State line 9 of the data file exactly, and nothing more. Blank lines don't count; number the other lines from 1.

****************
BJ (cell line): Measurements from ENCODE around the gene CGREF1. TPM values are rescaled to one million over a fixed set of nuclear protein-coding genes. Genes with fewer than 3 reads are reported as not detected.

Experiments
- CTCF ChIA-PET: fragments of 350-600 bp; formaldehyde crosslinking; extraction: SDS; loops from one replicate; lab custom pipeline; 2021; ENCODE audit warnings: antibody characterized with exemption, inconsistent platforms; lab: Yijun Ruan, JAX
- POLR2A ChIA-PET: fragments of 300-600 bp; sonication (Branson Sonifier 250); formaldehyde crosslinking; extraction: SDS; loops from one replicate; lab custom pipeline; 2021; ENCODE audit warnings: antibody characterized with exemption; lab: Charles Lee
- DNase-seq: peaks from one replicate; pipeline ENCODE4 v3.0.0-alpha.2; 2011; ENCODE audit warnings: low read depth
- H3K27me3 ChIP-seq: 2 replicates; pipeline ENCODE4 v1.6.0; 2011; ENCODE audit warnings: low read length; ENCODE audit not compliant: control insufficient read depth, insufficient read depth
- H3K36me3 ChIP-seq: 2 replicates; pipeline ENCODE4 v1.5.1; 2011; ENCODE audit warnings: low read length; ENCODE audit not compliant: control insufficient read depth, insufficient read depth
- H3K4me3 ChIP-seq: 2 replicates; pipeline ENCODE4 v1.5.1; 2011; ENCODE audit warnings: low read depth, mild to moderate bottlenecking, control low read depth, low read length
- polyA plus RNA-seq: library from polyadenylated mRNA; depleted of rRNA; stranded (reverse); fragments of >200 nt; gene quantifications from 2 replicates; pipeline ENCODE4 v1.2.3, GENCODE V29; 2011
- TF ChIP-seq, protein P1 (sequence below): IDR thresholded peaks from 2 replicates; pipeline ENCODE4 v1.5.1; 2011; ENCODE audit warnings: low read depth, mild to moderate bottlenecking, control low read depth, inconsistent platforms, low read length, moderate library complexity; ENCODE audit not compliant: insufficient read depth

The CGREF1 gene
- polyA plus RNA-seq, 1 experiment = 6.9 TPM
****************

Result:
- polyA plus RNA-seq: library from polyadenylated mRNA; depleted of rRNA; stranded (reverse); fragments of >200 nt; gene quantifications from 2 replicates; pipeline ENCODE4 v1.2.3, GENCODE V29; 2011